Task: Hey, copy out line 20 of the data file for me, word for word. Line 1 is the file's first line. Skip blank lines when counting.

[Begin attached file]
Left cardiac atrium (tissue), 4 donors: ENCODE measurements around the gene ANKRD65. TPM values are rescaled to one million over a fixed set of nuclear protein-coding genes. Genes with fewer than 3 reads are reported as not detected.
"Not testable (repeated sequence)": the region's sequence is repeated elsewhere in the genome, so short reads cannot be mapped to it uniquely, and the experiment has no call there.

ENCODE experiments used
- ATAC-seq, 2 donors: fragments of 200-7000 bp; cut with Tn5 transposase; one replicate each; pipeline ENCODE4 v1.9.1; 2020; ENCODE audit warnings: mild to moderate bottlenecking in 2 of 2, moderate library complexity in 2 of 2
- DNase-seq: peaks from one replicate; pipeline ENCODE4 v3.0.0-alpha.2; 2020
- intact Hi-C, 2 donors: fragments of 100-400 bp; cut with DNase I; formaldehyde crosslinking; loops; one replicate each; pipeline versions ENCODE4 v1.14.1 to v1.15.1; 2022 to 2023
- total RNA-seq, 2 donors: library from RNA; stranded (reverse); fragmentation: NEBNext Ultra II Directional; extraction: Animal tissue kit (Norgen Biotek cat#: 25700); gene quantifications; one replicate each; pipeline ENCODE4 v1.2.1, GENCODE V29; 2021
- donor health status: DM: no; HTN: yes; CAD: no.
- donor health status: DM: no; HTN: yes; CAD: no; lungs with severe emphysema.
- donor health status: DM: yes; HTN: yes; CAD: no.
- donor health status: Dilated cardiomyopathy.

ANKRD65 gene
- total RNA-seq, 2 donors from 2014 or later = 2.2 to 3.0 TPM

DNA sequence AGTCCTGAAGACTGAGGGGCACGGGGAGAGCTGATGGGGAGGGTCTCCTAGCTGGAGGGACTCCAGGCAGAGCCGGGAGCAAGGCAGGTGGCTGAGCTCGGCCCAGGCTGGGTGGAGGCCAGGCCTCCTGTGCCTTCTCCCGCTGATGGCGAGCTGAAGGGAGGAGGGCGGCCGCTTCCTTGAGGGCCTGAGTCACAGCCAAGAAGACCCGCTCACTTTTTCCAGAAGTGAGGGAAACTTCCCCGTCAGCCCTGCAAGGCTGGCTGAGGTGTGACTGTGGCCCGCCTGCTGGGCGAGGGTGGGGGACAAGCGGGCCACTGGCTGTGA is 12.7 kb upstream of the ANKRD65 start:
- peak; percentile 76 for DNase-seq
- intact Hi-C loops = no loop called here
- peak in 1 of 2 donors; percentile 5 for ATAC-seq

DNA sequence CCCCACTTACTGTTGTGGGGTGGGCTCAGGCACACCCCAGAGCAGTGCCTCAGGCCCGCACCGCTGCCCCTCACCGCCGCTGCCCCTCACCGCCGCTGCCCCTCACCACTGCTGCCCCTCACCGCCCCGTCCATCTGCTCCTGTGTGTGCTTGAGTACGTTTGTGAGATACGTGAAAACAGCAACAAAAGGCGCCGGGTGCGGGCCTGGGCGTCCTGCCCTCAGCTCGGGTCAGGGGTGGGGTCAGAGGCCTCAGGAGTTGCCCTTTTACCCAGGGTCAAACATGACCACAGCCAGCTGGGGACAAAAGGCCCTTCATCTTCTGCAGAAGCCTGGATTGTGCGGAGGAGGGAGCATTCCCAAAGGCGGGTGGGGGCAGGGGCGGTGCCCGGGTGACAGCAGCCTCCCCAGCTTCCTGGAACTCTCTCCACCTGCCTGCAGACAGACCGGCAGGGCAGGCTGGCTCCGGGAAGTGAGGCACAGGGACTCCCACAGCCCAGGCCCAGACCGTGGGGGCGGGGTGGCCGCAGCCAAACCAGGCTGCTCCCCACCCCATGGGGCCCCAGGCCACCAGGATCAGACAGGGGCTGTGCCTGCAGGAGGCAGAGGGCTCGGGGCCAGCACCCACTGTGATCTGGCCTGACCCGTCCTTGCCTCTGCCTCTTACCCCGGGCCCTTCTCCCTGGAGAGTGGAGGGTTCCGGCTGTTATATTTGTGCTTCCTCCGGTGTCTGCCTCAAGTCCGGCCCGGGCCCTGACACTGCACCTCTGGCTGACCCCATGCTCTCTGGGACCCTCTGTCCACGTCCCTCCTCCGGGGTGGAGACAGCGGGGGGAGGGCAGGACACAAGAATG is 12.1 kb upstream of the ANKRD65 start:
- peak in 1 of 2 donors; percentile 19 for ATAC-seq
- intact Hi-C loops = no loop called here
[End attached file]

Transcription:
- intact Hi-C loops = no loop called here